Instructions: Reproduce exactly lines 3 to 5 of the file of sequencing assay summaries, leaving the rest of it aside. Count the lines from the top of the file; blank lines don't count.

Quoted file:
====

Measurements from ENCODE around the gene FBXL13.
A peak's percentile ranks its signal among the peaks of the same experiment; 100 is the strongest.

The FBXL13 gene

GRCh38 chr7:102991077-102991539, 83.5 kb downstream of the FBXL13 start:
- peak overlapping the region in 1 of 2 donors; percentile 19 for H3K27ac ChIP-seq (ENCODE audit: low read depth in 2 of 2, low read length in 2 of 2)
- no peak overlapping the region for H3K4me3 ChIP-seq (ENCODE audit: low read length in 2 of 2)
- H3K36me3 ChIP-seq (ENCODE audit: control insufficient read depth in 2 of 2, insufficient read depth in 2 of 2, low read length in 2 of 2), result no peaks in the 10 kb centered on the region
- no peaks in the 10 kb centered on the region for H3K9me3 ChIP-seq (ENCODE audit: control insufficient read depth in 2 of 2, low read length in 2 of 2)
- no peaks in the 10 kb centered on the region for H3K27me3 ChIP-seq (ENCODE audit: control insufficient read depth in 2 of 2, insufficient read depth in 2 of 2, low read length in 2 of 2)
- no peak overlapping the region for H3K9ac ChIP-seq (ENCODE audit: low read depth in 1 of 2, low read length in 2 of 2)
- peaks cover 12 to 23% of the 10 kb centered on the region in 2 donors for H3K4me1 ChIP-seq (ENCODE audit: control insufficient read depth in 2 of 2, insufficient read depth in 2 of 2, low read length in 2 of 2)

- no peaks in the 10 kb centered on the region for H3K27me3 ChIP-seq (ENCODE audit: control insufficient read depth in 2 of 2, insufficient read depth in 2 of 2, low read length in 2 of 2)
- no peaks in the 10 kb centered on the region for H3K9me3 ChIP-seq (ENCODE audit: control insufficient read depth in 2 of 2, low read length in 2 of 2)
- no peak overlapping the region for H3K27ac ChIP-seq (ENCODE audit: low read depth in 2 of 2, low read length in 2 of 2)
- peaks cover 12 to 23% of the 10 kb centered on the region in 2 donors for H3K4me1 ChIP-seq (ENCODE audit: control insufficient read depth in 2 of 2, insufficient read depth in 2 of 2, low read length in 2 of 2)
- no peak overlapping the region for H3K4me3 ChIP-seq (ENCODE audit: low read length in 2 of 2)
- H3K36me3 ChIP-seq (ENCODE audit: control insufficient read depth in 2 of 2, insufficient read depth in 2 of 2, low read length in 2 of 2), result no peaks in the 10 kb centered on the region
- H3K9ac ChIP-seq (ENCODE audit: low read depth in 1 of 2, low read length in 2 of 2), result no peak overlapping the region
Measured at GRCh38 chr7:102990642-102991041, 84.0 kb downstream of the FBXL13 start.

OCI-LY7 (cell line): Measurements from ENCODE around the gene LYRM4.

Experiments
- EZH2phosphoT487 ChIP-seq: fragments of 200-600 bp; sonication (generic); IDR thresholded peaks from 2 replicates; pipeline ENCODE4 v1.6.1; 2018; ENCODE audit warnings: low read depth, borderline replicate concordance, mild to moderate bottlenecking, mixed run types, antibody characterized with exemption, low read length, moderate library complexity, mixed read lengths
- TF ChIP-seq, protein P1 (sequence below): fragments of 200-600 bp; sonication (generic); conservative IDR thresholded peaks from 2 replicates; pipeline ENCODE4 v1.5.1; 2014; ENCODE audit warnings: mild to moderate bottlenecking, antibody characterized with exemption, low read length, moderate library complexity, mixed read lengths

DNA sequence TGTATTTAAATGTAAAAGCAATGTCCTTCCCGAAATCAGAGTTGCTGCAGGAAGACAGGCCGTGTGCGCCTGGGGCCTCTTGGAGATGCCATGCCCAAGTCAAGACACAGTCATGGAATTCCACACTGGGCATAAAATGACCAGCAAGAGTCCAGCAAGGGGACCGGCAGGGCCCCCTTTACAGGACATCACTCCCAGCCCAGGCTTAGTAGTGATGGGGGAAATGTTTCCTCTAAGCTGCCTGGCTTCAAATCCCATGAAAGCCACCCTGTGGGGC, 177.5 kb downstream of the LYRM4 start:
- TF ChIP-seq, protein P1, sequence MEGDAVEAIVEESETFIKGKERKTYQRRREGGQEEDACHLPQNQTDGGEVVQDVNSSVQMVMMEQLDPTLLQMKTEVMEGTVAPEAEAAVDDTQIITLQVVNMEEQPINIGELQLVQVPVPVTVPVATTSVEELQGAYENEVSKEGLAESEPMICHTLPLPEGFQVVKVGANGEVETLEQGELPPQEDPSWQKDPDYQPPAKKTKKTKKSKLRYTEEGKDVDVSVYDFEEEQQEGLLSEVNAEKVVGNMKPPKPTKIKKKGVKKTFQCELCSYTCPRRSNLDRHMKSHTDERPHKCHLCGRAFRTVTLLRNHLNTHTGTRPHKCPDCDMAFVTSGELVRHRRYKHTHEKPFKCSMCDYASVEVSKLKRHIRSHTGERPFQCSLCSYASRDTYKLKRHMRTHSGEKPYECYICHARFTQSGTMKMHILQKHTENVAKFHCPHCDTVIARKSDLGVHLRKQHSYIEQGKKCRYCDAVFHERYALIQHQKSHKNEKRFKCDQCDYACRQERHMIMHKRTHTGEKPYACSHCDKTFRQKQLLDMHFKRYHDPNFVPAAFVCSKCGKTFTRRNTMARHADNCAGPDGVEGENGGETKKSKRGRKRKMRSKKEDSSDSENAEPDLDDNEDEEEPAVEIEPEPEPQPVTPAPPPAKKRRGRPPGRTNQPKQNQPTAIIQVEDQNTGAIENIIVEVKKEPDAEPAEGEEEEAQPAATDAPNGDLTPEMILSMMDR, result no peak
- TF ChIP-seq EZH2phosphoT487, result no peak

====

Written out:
The FBXL13 gene

GRCh38 chr7:102991077-102991539, 83.5 kb downstream of the FBXL13 start:
- peak overlapping the region in 1 of 2 donors; percentile 19 for H3K27ac ChIP-seq (ENCODE audit: low read depth in 2 of 2, low read length in 2 of 2)